Always keep in mind to stay away from other campers and to keep your barbecue in a place that is well-ventilated. You should also make sure that all of your BBQ equipment has completely cooled before storing it.

Try New Ways to Cook

  • Grill – A sturdy grill is simple to transport and can be stacked over the fire using some stones or bigger logs (just be careful not to burn them through). The only difference between cooking over a bonfire and grilling at home is that you have to gently lift the grill up and down to adjust the temperature. To avoid burning yourself, bring a pair of heatproof gloves. Additionally, you can use your grill to support pans. However, avoid using Teflon pans because a campfire is much hotter than the recommended temperature.
  • Rotisseries – Making a little frame and spit-roasting your meat or vegetables across the top of the fire is a technique you’ve probably seen in movies. All you need for a rotisserie is two sticks in the shape of a Y for your spit to rest on. Sharpen the bottoms, place them solidly in the ground far enough from the fire to not burn, on either side of it, and place your spit on top. To prevent getting peeled in your food when making your spit stick, peel and clean the chosen stick. If you can, pick a green stick since it won’t burn through and drop your food into the fire.
  • Dutch oven – A Dutch oven, which resembles a cast iron crock pot with a tight-fitting lid, can be used to prepare a variety of foods, from a hearty wilderness stew to a shoulder of lamb that has been slowly cooked in spices. In contrast to thru-hikers searching for a quick and easy supper, these cast iron pots are preferred by those who survive and spend long days in camp since they are best suited to recipes that require lengthy cooking processes. Plus, they would have to be carried! Even bread and biscuits can be prepared in a Dutch oven.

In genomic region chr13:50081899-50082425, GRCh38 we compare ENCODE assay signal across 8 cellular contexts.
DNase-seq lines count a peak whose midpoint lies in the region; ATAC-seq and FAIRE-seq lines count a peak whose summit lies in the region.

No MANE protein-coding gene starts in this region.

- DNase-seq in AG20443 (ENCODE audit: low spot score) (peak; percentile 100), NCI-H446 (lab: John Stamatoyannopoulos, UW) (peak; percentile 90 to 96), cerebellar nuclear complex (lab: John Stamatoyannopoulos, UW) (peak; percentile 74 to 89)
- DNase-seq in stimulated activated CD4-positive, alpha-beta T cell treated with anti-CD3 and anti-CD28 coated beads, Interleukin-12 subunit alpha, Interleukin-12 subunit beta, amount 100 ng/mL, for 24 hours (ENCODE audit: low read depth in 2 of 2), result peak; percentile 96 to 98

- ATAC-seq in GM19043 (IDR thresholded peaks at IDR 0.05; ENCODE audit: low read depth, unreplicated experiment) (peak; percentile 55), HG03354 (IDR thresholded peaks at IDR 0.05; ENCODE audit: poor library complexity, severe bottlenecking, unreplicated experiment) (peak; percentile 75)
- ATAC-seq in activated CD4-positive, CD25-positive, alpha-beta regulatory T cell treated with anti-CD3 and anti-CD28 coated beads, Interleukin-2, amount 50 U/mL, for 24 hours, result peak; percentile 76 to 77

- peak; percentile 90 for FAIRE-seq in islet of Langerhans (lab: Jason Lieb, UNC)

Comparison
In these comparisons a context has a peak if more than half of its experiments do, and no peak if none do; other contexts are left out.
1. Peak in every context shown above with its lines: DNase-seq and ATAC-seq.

• Hang a pot – Simple methods for preparing stews, cowboy casseroles, or even just boiling water for coffee include hanging a pot over the fire. Your pot can be hung in several ways. Finding a long stick with a Y-shape at one end, placing it over a log close to your fire, and pinning down the end that is farthest from your fire are the simplest ways to hang things. As a result, your stick’s y-shaped end should be securely in place over the fire and available for hanging a pot from. Other techniques include creating an adjustable Burtonsville cooking rig, suspending a pot from a tripod or rotisseries set-up with a chain.


If done properly, grilling while camping may be enjoyable and memorable. You can enjoy delectable grilled meals while reducing risks and dangers by planning your meals, packing the appropriate tools and equipment, storing food safely, practicing fire safety, and cleaning up effectively. By keeping these suggestions in mind, you may maximize your camping experience and produce priceless campfire memories.